Companion star’s temperature differences help weigh massive pulsar
The close proximity of its companion star has helped researchers weigh a huge pulsar in the binary system PSR J2215+5135. Astronomers measured the temperature differences and the Doppler shift on the two sides of the pulsar’s companion star to discover that the pulsar weighs more than twice the mass of our sun.
Quantum spin creates dual versions of water with different chemical properties
Two kinds of water can be found because the hydrogen atoms can be arranged in a couple of ways, thanks to quantum spin. The two hydrogen atoms in each molecule can either spin the same direction, resulting in ortho-water, or in different directions, resulting in para-water. It has been now found that the two versions do have different chemical properties.
Dogs love your baby talk, if you’re talking about treats and toys
People who use a kind of baby talk to speak to their dogs about favorite items such as treats and toys might have a good reason for doing so — research suggests that dogs respond to it. Researchers report that dogs responded to language that combined exaggerated intonation with favorite words such as “walk” in a way they didn’t when exposed to flat intonation plus favorite words, or exaggerated intonation involving mundane words.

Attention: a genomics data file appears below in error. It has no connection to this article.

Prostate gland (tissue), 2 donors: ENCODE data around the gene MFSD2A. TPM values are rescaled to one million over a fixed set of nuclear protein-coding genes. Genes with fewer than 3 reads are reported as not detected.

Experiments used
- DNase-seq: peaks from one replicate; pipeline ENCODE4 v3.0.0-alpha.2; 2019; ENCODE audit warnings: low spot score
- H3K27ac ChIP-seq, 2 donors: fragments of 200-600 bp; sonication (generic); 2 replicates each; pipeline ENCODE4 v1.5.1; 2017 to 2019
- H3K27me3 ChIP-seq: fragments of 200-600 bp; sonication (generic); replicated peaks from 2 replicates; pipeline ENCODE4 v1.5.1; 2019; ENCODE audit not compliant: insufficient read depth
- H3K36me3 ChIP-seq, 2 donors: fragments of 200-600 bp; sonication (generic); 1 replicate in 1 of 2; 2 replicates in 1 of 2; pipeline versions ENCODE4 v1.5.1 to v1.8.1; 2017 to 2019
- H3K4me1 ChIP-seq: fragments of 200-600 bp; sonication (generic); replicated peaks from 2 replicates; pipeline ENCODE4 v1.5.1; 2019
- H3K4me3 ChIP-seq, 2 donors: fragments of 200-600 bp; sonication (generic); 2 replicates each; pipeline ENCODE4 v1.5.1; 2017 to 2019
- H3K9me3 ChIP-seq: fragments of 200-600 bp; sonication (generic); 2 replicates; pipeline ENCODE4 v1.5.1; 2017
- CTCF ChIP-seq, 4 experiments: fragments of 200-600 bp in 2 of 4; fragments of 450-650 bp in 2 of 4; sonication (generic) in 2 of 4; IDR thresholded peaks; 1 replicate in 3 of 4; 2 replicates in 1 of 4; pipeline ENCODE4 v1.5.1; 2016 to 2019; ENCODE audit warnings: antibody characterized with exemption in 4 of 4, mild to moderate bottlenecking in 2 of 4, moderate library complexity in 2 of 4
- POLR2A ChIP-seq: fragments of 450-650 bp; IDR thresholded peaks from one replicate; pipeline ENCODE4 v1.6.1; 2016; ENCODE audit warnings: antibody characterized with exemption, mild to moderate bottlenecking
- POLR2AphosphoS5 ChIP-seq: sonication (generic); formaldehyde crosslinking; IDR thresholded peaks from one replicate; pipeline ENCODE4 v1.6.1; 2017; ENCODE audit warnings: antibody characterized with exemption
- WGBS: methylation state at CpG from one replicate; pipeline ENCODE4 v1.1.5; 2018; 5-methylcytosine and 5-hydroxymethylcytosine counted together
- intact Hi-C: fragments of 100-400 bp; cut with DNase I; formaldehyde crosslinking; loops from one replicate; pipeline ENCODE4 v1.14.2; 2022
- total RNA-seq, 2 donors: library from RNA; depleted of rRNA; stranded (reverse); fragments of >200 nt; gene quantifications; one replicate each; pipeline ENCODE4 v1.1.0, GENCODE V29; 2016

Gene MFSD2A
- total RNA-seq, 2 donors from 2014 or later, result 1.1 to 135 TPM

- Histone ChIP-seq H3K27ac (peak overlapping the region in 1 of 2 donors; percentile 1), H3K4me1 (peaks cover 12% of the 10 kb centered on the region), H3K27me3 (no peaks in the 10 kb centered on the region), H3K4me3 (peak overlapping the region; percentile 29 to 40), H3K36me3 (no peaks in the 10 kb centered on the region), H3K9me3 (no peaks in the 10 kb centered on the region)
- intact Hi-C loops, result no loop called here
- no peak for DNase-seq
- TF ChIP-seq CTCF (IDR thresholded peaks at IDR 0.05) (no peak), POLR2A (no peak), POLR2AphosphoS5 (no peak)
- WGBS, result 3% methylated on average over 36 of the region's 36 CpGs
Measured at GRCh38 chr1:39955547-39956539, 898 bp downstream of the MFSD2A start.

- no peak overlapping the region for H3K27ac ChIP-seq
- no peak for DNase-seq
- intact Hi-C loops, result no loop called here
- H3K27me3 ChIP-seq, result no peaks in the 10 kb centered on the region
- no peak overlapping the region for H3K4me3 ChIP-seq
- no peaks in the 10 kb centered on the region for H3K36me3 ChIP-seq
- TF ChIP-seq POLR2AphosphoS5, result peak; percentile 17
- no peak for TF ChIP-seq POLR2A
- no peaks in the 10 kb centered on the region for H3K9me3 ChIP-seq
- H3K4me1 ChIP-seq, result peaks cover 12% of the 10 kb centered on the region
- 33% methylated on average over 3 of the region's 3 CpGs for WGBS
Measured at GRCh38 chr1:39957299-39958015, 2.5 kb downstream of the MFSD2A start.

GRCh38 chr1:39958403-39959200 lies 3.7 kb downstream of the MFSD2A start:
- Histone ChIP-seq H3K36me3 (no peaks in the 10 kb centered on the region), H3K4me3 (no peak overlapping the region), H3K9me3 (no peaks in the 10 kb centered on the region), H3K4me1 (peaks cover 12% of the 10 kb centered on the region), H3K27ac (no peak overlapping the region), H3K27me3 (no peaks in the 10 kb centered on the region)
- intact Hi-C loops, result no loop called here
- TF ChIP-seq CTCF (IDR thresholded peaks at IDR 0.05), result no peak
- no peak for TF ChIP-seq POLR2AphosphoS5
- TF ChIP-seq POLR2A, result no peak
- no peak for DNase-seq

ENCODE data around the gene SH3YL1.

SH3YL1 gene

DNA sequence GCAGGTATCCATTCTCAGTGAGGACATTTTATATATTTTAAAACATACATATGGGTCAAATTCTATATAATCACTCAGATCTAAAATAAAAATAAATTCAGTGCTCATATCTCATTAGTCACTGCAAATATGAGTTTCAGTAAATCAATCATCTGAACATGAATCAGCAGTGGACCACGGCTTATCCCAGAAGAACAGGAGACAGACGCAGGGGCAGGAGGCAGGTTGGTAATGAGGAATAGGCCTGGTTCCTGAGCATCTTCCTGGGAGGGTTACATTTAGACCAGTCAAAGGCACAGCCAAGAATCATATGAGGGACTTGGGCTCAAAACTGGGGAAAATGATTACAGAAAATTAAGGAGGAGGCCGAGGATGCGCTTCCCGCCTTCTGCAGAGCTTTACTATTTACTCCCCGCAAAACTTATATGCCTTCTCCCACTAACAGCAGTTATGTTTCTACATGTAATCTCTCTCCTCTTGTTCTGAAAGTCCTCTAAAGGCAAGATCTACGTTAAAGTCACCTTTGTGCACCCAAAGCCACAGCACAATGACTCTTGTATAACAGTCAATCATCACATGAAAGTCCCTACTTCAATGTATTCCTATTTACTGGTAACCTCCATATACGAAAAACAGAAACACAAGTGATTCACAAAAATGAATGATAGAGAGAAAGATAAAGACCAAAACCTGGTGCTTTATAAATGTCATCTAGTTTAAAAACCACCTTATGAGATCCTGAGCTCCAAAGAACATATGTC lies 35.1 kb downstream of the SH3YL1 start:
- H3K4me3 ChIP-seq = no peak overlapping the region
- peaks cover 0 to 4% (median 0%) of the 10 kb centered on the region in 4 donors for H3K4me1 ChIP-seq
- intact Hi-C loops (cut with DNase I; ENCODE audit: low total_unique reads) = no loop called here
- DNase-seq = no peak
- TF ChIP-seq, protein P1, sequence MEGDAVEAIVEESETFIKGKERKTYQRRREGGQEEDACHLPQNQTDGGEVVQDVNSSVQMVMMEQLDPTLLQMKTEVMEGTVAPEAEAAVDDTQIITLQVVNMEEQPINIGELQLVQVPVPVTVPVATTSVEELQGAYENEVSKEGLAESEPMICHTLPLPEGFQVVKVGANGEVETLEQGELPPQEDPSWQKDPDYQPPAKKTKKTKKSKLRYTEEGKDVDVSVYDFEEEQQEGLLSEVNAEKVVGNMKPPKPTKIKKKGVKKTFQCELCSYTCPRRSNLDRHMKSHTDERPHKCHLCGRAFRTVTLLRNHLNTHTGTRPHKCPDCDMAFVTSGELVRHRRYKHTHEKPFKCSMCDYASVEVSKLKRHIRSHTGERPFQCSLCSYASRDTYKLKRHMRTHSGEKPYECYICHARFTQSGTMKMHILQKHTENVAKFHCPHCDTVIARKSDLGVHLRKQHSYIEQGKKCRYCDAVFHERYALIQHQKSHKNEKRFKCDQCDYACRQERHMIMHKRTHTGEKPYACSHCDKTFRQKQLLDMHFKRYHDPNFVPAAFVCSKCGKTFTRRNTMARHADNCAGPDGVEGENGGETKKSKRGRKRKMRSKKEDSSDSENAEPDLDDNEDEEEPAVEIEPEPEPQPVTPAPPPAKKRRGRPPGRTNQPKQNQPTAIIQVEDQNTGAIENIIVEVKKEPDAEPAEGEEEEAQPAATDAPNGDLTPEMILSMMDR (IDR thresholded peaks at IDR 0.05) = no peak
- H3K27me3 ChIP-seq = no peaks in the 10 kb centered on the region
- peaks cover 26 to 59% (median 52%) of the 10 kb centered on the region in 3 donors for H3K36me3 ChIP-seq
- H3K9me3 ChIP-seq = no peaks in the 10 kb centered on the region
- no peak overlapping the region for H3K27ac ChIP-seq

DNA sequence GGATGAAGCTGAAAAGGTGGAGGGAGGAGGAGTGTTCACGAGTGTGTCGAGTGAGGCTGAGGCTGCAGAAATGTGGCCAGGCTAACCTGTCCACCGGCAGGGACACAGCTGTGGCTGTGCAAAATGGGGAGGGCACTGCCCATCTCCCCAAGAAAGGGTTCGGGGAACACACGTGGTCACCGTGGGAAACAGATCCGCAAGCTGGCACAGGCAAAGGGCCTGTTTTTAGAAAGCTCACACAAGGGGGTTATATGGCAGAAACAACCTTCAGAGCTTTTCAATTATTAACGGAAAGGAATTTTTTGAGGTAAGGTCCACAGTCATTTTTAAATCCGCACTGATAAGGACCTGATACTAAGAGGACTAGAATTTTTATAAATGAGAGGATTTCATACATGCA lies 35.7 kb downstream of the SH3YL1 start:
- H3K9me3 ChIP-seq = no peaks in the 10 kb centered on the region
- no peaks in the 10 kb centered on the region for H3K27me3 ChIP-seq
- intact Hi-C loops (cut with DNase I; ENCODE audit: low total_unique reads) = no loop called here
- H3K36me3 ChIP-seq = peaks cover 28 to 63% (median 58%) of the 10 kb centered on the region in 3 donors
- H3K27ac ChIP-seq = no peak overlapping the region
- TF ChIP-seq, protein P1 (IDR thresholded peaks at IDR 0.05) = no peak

Artificial nerve sparks movement in detached cockroach leg
Researchers have created an artificial nerve that responds to pressure, which may one day lead to a new class of prosthetics that better mimic biological nerve systems. The device combines pressure sensors, ring oscillators and a transistor, and it was used to stimulate movement in a detached cockroach leg.
Human cornea replica made using 3D printer
Scientists have replicated the human cornea using a 3D printer and a special ink made from donor cornea stem cells, collagen and the algae substance alginate. “Our unique gel, a combination of alginate and collagen, keeps the stem cells alive whilst producing a material which is stiff enough to hold its shape but soft enough to be squeezed out the nozzle of a 3D printer,” said study leader Che Connon.